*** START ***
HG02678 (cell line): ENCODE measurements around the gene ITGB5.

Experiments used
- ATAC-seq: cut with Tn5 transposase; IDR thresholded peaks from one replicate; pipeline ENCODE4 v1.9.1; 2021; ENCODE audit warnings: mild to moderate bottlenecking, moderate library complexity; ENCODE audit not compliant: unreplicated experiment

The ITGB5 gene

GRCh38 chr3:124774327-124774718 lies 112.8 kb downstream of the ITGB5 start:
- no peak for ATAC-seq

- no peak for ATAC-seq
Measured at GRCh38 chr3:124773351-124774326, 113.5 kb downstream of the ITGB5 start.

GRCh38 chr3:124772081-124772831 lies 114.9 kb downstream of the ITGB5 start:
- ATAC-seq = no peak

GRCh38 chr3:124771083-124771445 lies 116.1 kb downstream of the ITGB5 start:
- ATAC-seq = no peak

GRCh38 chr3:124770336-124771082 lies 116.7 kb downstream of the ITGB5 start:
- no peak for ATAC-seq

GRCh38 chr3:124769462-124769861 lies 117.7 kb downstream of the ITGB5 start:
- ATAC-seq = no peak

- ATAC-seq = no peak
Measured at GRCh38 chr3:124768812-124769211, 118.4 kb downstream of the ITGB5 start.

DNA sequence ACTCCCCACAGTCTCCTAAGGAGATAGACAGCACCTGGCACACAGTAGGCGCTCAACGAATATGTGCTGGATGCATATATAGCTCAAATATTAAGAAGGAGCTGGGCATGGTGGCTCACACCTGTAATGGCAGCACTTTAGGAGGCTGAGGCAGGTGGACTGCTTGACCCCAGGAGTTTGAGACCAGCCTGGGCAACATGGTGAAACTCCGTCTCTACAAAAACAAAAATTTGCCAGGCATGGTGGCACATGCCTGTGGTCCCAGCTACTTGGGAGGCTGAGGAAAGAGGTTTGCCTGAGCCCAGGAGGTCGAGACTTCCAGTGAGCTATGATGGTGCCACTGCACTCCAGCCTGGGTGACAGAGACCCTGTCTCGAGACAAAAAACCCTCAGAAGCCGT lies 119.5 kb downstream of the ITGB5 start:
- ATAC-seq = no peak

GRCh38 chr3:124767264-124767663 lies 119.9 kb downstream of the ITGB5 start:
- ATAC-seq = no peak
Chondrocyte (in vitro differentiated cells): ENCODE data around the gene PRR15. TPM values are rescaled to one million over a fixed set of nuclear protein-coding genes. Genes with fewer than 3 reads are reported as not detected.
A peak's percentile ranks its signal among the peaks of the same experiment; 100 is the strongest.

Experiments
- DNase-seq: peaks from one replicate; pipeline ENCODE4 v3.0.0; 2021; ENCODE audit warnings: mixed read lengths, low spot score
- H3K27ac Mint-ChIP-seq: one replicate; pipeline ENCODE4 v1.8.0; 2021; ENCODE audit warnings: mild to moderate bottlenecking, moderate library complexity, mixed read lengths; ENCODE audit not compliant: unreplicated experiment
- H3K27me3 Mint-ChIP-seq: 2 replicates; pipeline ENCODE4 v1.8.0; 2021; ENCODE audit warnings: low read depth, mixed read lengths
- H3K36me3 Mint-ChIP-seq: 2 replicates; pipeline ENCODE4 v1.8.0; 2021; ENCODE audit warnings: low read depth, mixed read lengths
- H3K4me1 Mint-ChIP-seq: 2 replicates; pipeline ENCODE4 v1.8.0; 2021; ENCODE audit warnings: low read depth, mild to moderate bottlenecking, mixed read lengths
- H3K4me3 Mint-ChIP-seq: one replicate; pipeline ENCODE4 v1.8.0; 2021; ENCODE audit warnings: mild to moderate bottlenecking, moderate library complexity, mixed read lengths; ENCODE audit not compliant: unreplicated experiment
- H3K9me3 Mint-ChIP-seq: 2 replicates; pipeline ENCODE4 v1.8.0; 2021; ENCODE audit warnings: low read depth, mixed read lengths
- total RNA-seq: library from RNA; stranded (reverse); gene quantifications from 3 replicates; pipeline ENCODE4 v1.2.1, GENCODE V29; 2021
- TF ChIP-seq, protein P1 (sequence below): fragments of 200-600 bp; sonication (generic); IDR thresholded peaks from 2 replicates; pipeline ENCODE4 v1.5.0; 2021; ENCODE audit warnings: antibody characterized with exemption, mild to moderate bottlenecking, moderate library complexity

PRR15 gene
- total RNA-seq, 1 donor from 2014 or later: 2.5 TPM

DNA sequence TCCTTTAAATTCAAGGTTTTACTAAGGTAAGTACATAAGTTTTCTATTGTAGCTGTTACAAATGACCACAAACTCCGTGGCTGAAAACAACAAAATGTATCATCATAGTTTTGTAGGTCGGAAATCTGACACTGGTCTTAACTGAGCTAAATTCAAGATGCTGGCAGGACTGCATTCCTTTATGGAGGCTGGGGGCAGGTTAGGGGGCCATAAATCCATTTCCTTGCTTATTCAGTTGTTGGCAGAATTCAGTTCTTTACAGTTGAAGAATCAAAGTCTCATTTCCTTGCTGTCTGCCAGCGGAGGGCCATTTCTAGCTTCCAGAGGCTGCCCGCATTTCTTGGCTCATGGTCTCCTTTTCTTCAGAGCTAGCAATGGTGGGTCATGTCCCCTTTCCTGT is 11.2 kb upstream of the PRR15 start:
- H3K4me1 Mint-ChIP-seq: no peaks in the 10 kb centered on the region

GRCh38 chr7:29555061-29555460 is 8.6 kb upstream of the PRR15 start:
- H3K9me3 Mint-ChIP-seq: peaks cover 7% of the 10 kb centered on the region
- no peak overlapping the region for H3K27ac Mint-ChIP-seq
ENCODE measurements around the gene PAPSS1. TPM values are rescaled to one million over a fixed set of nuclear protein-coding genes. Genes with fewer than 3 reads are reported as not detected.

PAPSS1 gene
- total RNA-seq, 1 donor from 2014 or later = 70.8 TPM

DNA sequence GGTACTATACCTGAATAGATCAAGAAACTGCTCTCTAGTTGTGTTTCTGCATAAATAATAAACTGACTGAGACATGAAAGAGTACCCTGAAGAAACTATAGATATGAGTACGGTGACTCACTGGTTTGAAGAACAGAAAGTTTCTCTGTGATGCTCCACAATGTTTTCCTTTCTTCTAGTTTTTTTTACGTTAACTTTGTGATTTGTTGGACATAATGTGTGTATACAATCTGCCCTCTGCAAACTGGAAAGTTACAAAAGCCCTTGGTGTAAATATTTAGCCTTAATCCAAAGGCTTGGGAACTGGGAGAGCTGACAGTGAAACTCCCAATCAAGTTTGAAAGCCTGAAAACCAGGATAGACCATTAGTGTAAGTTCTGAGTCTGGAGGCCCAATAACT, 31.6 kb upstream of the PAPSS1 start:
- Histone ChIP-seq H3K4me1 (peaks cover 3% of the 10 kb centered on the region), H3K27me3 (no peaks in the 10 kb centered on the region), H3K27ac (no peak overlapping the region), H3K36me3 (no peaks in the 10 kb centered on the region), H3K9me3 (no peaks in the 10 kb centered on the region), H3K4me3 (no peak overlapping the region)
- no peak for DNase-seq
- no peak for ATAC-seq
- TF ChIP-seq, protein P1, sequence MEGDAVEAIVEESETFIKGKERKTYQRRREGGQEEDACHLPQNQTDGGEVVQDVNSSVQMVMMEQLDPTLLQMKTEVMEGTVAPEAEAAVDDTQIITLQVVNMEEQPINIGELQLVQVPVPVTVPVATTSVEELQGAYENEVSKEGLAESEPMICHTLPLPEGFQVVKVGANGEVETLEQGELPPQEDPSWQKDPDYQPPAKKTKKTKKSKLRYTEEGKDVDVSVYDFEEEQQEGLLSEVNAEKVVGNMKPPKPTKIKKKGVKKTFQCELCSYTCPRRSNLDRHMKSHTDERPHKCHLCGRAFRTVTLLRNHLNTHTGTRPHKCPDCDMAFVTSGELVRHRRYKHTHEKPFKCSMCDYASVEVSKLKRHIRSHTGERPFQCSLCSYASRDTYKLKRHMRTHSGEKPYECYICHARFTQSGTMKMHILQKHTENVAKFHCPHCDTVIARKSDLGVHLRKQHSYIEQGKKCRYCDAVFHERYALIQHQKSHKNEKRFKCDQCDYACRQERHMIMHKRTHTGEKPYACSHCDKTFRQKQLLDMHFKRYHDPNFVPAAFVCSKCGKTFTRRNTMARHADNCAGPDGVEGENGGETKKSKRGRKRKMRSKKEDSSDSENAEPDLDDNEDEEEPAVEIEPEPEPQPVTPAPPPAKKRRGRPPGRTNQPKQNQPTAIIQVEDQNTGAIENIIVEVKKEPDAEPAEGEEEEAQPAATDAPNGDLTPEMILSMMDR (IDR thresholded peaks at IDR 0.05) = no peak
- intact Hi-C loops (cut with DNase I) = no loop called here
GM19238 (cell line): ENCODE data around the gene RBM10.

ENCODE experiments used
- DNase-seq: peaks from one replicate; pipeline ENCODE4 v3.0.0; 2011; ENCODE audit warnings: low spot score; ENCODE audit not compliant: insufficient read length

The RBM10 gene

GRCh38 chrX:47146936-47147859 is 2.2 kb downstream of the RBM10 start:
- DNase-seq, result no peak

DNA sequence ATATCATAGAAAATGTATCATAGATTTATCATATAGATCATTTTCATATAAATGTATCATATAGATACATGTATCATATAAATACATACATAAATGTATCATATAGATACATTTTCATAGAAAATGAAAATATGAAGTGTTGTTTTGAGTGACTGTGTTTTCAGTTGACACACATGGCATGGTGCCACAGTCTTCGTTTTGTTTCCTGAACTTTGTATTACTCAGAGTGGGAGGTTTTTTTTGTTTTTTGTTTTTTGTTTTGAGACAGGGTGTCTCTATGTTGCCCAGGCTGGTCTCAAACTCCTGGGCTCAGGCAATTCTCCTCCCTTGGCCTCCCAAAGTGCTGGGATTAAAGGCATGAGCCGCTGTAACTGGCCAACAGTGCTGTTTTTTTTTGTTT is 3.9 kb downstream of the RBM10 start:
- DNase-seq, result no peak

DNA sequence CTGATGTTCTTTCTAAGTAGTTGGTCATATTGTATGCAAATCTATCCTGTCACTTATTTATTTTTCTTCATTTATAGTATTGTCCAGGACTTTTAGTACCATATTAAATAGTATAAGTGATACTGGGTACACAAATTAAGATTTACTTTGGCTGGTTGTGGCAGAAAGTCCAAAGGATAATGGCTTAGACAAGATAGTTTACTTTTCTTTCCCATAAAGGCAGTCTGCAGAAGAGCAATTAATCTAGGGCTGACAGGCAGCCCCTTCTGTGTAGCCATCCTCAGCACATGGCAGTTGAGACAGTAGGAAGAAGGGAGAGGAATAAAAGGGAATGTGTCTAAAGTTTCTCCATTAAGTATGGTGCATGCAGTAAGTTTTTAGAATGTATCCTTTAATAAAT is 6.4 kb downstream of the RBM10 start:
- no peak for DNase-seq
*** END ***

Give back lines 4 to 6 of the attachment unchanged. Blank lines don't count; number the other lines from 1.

The ITGB5 gene

GRCh38 chr3:124774327-124774718 lies 112.8 kb downstream of the ITGB5 start:
- no peak for ATAC-seq